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When debugging a circuit using a micro-controller and triac to control AC current I ran into an issue (the triac wouldn't switch off) that was only resolved by flipping the polarity of the triac. The circuit design had the triac and optoisolator MT1 connected to hot, I accidentally switched the triac and had the polarity reversed. Since I presumed that triacs where symmetrical devices I thought it was no big deal, but apparently it was.

Since TRIAC's are supposed to be the equivalent of two Thyristors in reverse-parallel, I couldn't think of any reason for this switching asymmetry, maybe someone can shine light on the situation.

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    \$\begingroup\$ A triac is a four layer structure: P-N-P-N. Since the gate has to be connected to one of these layers it can't be symmetrical. \$\endgroup\$
    – pebbles
    Sep 10, 2013 at 10:13

3 Answers 3

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I am intrigued by your idea of a fully symmetrical AC switch -- how would you keep such a device off, and then later how would you turn it on?

Most of the structure of a triac is fairly symmetrical. However, as the schematic diagram tries to imply, the gate is attached "closer" to MT1.

With the triac off, a typical circuit drives the voltage at MT2 up and down hundreds of volts relative to MT1, but as long as the gate voltage stays the same as the MT1 voltage, the triac stays off.

One way to turn the triac on is to "pull down" the gate. The circuit is the same as with a PNP transistor -- the "+5V" VCC of the microcontroller is connected to MT1; a gate resistor connects a microcontroller output pin to the gate of the triac; and the motor or other load is connected to MT2.

As Thomas O mentioned, another way to turn a triac on is to connect the gate resistor to a voltage that pulls away from the MT1 voltage in the same direction as the voltage at MT2 -- positive voltage anytime during the half-cycle when MT2 is positive, negative voltage anytime during the half-cycle when MT2 is negative.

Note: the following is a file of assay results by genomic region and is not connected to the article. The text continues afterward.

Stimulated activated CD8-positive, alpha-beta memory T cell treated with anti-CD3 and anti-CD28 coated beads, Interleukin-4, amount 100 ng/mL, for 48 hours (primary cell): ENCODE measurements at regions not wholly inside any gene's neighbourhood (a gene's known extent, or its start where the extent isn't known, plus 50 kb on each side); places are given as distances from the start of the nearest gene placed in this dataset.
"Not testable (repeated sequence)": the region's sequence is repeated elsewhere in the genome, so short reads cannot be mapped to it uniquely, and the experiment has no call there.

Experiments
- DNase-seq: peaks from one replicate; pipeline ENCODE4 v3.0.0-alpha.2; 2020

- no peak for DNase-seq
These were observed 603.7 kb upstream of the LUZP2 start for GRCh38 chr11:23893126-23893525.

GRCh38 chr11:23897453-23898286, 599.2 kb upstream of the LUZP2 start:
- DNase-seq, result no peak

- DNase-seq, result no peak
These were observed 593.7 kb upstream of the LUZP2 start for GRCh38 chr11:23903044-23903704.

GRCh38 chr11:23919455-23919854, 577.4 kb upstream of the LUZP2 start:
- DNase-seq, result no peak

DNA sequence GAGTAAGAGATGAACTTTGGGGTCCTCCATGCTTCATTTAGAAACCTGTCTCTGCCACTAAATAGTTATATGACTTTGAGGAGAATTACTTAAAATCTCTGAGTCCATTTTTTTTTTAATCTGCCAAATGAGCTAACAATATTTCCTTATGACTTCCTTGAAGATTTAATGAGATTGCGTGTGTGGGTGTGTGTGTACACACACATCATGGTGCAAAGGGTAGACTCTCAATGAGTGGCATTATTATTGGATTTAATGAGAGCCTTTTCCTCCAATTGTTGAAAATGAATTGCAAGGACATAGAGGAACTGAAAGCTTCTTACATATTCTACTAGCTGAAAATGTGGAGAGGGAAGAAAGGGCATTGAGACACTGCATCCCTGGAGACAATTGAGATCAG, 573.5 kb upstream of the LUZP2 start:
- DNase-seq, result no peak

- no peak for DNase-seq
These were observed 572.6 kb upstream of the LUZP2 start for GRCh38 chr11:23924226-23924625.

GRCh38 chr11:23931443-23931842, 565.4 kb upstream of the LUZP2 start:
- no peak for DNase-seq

Recently I blew up over a dozen triacs learning that (a) once a triac is on, turning a triac off is a bit more difficult, and (b) hooking the the "GND" pin of the microcontroller to MT1 and pulling the gate through a resistor to +5 V doesn't work right with a logic level triac.

The rough draft of the "Power Electronics" book already links to some schematic diagrams illustrating how to use triacs, and links to "Thyristors & Triacs - Ten Golden Rules for success in your application". Perhaps you will find those ten rules useful, and perhaps you can help us make that Wikibook better.

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No, they are not. Although they work with bidirectional current on MT1 and MT2, they require the gate to have forward current to trigger.

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    \$\begingroup\$ Forward current meaning the current into or out of the gate must match the direction of the current going into or out of MT2. \$\endgroup\$
    – Nick T
    Mar 15, 2011 at 2:24
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A triac is switched on when a sufficient potential difference exists between the gate and MT1. For a triac to be useful, it must be able to have a significant potential between MT1 and MT2 without switching on. This implies that it must also be able to have a significant potential between the gate and MT2 without switching on, so MT1 and MT2 cannot be symmetrical.

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